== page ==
Spoiler: You can still cuddle them!
There are very, very few things more heart-wrenching than being obsessed with dogs but also being allergic to them.
I love dogs so much I sneak into dog parks just to stare at them running around. I have a dog calendar and a dog stuffed animal on my desk. I mean, I even deeply connect with dogs I see crossing the street 20 feet away. The only problem? I feel like I'm going to die when I'm around them — itchy, watery eyes, a runny nose, wheezing, the works. But as a grown adult who lives alone and loves company, I want a dog, no matter how miserable they make my body feel.
For starters, not all dog allergies are the same. You can be allergic to their dander, their saliva, or their urine — and, sometimes, more than one of those things.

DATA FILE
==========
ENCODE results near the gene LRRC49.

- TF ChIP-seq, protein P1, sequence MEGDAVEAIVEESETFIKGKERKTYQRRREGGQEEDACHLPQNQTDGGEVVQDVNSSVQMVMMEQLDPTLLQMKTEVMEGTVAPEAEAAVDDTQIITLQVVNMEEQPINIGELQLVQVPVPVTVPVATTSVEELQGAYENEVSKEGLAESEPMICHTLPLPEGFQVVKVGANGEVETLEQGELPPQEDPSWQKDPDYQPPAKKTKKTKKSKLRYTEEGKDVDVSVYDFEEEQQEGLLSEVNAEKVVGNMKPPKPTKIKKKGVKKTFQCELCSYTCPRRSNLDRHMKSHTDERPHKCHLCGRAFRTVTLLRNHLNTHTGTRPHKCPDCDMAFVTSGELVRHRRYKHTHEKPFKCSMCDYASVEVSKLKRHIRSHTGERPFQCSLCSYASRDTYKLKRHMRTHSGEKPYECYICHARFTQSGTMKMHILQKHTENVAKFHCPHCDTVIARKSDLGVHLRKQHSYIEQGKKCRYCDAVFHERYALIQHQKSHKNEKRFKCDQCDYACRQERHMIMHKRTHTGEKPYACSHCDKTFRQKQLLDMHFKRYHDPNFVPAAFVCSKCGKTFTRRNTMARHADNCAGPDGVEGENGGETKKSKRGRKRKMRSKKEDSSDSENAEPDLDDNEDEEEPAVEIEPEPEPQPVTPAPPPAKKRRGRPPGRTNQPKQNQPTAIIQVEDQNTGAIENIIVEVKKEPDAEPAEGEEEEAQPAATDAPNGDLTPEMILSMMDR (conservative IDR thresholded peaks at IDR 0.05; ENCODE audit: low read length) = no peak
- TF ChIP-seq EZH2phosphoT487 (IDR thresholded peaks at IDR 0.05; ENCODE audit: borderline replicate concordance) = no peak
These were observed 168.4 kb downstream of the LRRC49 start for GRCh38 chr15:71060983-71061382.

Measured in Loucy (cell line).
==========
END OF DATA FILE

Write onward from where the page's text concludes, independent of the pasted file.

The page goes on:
Dander is the most common of the three allergens, Mainardi says. Dander is what flakes off of a dog's skin and attaches to fur or hair. When a dog sheds, dander comes off with the hair, comes in contact with your skin, eyes, nose, or mouth, and makes you feel like an itch monster. A reaction to salivary proteins is the second-most common dog allergy, and an allergy to urinary proteins is the least common.
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That means there's no such thing as being allergic to dog hair.
You're really reacting to dander.